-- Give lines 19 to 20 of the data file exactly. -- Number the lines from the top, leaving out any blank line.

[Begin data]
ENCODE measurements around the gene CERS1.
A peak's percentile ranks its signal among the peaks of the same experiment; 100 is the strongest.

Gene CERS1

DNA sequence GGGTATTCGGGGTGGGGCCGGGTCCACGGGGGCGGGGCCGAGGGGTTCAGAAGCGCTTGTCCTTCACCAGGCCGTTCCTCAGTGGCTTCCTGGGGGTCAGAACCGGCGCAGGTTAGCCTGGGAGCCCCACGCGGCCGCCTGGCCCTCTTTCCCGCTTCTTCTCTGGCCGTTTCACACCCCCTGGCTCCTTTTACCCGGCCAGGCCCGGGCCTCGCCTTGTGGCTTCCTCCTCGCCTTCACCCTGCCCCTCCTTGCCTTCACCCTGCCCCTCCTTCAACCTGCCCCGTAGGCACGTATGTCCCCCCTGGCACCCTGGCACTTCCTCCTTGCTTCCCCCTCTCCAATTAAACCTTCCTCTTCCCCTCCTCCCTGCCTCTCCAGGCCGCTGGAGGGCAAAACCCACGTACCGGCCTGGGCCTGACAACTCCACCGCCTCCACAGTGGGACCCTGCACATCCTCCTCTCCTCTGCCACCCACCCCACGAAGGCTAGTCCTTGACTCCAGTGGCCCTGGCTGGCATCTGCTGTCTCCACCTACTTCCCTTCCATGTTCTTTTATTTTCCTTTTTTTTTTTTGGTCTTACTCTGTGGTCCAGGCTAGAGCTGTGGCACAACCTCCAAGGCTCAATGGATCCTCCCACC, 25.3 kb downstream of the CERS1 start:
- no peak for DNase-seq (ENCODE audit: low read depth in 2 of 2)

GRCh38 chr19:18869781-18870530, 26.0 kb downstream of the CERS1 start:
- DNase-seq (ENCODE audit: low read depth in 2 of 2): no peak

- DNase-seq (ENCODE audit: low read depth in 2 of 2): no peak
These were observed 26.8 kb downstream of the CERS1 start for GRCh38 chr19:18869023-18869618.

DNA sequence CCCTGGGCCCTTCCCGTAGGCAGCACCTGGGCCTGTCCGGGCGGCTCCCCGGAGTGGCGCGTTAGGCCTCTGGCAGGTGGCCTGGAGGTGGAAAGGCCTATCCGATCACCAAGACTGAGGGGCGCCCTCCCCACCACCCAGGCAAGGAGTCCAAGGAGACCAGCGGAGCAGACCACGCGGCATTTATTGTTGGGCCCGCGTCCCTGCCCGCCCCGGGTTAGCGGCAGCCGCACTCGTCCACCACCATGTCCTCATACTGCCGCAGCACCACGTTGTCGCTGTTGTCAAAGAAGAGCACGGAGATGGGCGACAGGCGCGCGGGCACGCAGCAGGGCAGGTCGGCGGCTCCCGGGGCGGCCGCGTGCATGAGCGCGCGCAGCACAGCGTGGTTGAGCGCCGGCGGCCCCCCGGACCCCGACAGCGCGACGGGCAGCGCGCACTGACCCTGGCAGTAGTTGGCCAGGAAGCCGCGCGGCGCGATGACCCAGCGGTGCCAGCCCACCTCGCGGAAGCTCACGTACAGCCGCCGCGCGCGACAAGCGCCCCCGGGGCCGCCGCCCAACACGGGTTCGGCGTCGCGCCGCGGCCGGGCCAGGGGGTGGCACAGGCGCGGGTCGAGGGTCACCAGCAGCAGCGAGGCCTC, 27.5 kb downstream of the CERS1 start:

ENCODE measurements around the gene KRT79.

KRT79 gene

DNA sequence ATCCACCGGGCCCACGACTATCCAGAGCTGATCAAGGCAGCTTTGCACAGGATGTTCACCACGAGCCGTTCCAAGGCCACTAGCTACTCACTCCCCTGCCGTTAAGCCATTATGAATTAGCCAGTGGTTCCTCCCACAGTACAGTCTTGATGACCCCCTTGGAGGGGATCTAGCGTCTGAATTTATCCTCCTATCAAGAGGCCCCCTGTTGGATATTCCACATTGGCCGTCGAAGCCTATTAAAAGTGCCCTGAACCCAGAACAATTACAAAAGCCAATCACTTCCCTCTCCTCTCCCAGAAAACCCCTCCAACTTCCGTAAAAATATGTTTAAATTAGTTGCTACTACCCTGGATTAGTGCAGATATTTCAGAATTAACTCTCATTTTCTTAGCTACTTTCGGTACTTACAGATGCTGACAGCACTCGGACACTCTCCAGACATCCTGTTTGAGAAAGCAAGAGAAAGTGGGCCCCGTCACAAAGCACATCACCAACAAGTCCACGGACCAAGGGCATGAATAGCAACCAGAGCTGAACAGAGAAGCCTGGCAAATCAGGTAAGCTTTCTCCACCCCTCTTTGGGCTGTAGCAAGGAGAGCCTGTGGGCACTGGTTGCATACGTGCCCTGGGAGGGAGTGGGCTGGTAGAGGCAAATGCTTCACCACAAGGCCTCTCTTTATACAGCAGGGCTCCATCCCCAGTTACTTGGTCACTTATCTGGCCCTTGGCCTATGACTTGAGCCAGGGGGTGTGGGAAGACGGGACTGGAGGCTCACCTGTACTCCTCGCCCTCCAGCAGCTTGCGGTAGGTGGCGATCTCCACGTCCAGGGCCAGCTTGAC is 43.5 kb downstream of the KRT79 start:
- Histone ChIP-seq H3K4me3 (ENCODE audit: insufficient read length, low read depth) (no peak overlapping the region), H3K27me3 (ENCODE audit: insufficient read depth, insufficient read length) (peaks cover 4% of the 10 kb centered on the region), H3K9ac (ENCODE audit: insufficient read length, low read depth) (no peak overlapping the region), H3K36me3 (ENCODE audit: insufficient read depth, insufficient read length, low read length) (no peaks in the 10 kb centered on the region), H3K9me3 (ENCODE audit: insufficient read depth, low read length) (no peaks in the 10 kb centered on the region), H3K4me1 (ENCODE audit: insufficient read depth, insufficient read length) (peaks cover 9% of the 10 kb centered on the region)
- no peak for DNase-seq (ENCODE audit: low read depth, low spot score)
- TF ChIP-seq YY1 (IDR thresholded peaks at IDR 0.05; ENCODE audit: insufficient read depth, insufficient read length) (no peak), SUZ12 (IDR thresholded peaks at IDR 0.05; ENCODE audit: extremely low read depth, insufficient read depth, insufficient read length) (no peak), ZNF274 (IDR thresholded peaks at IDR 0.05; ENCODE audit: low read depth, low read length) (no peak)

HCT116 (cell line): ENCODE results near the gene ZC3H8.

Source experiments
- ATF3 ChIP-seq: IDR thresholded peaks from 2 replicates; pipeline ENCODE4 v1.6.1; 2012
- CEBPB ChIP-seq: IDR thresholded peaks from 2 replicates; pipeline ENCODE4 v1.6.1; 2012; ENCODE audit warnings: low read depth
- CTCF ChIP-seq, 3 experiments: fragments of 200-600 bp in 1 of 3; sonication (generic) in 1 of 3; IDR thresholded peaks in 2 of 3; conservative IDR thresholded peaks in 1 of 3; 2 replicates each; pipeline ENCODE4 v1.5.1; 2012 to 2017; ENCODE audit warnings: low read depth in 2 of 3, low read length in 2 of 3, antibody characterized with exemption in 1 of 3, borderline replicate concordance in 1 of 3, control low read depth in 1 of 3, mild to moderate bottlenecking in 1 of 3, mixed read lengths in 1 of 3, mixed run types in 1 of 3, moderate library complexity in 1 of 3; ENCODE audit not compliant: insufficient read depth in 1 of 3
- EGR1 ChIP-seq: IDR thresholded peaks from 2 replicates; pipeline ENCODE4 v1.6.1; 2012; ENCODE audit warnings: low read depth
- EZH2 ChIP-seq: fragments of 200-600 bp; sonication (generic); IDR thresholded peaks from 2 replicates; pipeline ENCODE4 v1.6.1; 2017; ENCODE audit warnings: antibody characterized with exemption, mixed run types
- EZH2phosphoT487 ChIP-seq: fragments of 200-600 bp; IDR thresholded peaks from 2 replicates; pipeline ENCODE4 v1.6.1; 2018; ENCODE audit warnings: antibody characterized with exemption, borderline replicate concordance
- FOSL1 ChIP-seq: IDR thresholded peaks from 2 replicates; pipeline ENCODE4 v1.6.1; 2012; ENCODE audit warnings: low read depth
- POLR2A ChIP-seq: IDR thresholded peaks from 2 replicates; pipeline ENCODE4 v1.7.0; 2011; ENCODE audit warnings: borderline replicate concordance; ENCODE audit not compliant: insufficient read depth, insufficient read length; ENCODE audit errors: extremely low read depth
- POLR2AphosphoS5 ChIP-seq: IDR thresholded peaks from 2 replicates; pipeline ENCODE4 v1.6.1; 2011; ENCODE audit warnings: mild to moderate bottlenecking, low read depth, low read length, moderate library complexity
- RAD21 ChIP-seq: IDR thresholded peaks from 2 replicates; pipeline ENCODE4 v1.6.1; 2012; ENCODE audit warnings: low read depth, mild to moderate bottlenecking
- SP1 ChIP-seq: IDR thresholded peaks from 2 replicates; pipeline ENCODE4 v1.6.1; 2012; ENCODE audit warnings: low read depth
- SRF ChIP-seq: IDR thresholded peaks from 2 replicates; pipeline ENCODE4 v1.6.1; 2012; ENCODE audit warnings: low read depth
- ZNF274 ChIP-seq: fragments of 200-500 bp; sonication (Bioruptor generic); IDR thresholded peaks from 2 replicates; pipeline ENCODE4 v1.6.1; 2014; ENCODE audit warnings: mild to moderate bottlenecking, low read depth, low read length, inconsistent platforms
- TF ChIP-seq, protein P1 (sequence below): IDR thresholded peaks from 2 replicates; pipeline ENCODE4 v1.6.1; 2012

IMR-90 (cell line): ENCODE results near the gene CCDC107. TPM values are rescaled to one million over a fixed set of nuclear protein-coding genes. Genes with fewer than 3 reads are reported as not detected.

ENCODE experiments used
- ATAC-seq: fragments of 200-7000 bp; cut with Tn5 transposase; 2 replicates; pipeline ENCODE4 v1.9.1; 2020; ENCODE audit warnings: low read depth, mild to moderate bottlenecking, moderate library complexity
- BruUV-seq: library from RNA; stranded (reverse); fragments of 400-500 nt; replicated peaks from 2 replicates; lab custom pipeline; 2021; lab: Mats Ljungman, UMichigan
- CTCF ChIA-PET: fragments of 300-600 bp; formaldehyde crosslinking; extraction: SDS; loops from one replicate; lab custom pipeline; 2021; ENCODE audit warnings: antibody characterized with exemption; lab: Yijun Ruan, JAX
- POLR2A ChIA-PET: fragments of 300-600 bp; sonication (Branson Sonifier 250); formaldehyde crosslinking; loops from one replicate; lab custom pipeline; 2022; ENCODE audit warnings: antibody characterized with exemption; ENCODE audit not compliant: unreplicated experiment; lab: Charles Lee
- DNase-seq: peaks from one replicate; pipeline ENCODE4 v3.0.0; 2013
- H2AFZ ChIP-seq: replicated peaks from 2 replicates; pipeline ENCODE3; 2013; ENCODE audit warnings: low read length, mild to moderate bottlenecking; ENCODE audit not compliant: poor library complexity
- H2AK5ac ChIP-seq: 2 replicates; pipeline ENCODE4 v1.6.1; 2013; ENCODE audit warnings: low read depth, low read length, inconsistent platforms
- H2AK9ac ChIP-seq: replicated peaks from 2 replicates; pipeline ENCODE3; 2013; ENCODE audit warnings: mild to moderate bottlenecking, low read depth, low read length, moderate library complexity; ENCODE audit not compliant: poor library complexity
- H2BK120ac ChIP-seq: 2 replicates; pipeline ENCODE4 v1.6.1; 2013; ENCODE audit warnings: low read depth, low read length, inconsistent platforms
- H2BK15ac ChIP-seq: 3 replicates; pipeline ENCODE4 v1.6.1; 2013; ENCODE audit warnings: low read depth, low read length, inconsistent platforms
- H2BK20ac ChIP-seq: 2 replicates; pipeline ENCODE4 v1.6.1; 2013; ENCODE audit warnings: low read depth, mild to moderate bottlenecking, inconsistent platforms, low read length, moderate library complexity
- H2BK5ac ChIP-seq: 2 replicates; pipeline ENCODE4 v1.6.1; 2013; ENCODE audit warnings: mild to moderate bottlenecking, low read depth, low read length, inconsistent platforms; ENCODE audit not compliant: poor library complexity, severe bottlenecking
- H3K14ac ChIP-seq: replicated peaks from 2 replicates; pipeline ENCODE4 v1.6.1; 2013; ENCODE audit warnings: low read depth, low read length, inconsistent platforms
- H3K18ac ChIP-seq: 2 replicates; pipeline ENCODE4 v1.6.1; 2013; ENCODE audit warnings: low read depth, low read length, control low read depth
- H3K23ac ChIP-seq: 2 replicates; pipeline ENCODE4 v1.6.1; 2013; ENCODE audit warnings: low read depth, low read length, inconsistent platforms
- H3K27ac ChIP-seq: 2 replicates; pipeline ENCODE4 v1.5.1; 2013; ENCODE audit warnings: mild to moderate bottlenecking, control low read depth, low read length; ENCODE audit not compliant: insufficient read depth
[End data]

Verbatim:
- ATF3 ChIP-seq: IDR thresholded peaks from 2 replicates; pipeline ENCODE4 v1.6.1; 2012
- CEBPB ChIP-seq: IDR thresholded peaks from 2 replicates; pipeline ENCODE4 v1.6.1; 2012; ENCODE audit warnings: low read depth